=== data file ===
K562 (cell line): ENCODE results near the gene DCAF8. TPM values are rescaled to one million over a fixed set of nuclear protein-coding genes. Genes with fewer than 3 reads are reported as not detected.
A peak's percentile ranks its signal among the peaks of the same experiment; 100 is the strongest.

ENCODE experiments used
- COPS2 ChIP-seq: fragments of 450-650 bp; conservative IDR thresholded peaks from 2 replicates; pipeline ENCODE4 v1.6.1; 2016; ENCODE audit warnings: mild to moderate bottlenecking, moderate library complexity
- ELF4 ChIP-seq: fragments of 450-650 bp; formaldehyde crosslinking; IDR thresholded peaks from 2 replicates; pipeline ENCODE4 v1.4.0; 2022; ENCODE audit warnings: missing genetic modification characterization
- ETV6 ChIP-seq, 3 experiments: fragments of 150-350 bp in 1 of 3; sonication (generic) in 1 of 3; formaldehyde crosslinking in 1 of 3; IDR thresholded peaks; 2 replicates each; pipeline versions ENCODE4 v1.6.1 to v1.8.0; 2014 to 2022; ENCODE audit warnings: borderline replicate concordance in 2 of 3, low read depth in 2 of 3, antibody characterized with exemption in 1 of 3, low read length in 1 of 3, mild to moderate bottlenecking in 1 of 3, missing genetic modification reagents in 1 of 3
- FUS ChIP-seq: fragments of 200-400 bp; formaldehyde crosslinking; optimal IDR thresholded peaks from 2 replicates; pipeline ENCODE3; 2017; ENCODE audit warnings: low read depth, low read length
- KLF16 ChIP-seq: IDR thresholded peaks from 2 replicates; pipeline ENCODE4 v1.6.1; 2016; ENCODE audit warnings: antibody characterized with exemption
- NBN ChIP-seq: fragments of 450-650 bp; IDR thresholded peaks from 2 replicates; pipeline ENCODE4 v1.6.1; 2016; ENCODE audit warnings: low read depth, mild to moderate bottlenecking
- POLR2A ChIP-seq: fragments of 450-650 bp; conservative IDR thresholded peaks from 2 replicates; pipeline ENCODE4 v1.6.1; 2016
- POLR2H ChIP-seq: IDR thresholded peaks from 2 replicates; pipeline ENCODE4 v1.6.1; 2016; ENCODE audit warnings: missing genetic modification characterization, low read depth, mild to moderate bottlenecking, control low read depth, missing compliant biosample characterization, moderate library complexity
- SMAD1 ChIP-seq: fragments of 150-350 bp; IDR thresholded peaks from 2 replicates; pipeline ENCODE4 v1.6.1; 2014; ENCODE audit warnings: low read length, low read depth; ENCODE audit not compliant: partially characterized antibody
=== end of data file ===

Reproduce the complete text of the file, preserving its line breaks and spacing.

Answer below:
K562 (cell line): ENCODE results near the gene DCAF8. TPM values are rescaled to one million over a fixed set of nuclear protein-coding genes. Genes with fewer than 3 reads are reported as not detected.
A peak's percentile ranks its signal among the peaks of the same experiment; 100 is the strongest.

ENCODE experiments used
- COPS2 ChIP-seq: fragments of 450-650 bp; conservative IDR thresholded peaks from 2 replicates; pipeline ENCODE4 v1.6.1; 2016; ENCODE audit warnings: mild to moderate bottlenecking, moderate library complexity
- ELF4 ChIP-seq: fragments of 450-650 bp; formaldehyde crosslinking; IDR thresholded peaks from 2 replicates; pipeline ENCODE4 v1.4.0; 2022; ENCODE audit warnings: missing genetic modification characterization
- ETV6 ChIP-seq, 3 experiments: fragments of 150-350 bp in 1 of 3; sonication (generic) in 1 of 3; formaldehyde crosslinking in 1 of 3; IDR thresholded peaks; 2 replicates each; pipeline versions ENCODE4 v1.6.1 to v1.8.0; 2014 to 2022; ENCODE audit warnings: borderline replicate concordance in 2 of 3, low read depth in 2 of 3, antibody characterized with exemption in 1 of 3, low read length in 1 of 3, mild to moderate bottlenecking in 1 of 3, missing genetic modification reagents in 1 of 3
- FUS ChIP-seq: fragments of 200-400 bp; formaldehyde crosslinking; optimal IDR thresholded peaks from 2 replicates; pipeline ENCODE3; 2017; ENCODE audit warnings: low read depth, low read length
- KLF16 ChIP-seq: IDR thresholded peaks from 2 replicates; pipeline ENCODE4 v1.6.1; 2016; ENCODE audit warnings: antibody characterized with exemption
- NBN ChIP-seq: fragments of 450-650 bp; IDR thresholded peaks from 2 replicates; pipeline ENCODE4 v1.6.1; 2016; ENCODE audit warnings: low read depth, mild to moderate bottlenecking
- POLR2A ChIP-seq: fragments of 450-650 bp; conservative IDR thresholded peaks from 2 replicates; pipeline ENCODE4 v1.6.1; 2016
- POLR2H ChIP-seq: IDR thresholded peaks from 2 replicates; pipeline ENCODE4 v1.6.1; 2016; ENCODE audit warnings: missing genetic modification characterization, low read depth, mild to moderate bottlenecking, control low read depth, missing compliant biosample characterization, moderate library complexity
- SMAD1 ChIP-seq: fragments of 150-350 bp; IDR thresholded peaks from 2 replicates; pipeline ENCODE4 v1.6.1; 2014; ENCODE audit warnings: low read length, low read depth; ENCODE audit not compliant: partially characterized antibody